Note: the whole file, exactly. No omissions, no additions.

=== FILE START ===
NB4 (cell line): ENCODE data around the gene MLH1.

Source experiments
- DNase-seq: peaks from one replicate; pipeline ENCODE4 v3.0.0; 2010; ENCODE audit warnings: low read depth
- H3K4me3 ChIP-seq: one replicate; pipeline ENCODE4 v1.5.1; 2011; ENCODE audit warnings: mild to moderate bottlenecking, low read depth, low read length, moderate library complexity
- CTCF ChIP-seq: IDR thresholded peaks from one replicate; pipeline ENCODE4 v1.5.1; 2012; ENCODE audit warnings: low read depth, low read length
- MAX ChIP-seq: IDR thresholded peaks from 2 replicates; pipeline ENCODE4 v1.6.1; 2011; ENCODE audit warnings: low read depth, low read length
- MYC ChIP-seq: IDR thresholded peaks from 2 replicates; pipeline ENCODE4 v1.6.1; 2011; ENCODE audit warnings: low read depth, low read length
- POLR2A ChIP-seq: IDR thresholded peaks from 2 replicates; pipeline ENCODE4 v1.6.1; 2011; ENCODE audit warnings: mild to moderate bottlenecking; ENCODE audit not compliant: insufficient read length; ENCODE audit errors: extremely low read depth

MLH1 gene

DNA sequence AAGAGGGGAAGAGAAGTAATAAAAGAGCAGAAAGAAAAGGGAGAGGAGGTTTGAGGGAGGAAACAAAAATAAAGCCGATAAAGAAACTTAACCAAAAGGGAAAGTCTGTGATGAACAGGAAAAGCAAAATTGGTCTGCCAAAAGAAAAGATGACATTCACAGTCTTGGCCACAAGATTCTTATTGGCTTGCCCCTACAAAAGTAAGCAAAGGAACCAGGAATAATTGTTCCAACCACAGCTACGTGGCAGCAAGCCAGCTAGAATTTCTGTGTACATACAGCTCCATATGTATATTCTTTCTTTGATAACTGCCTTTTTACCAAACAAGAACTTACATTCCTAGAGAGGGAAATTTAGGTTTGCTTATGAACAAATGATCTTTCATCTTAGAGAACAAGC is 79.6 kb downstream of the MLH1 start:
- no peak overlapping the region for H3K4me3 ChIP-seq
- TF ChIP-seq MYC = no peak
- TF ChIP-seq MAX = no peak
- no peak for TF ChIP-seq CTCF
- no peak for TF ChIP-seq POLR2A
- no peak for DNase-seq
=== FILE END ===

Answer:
NB4 (cell line): ENCODE data around the gene MLH1.

Source experiments
- DNase-seq: peaks from one replicate; pipeline ENCODE4 v3.0.0; 2010; ENCODE audit warnings: low read depth
- H3K4me3 ChIP-seq: one replicate; pipeline ENCODE4 v1.5.1; 2011; ENCODE audit warnings: mild to moderate bottlenecking, low read depth, low read length, moderate library complexity
- CTCF ChIP-seq: IDR thresholded peaks from one replicate; pipeline ENCODE4 v1.5.1; 2012; ENCODE audit warnings: low read depth, low read length
- MAX ChIP-seq: IDR thresholded peaks from 2 replicates; pipeline ENCODE4 v1.6.1; 2011; ENCODE audit warnings: low read depth, low read length
- MYC ChIP-seq: IDR thresholded peaks from 2 replicates; pipeline ENCODE4 v1.6.1; 2011; ENCODE audit warnings: low read depth, low read length
- POLR2A ChIP-seq: IDR thresholded peaks from 2 replicates; pipeline ENCODE4 v1.6.1; 2011; ENCODE audit warnings: mild to moderate bottlenecking; ENCODE audit not compliant: insufficient read length; ENCODE audit errors: extremely low read depth

MLH1 gene

DNA sequence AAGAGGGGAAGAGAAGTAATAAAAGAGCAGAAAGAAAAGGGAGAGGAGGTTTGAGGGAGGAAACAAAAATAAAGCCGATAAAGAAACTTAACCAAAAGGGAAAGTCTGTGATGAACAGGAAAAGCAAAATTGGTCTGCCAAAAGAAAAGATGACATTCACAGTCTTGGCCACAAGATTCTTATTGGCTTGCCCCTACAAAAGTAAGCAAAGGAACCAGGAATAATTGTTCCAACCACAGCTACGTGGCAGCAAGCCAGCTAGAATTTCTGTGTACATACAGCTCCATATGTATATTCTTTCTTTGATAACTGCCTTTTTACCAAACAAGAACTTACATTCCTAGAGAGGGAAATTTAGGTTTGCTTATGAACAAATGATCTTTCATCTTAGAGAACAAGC is 79.6 kb downstream of the MLH1 start:
- no peak overlapping the region for H3K4me3 ChIP-seq
- TF ChIP-seq MYC = no peak
- TF ChIP-seq MAX = no peak
- no peak for TF ChIP-seq CTCF
- no peak for TF ChIP-seq POLR2A
- no peak for DNase-seq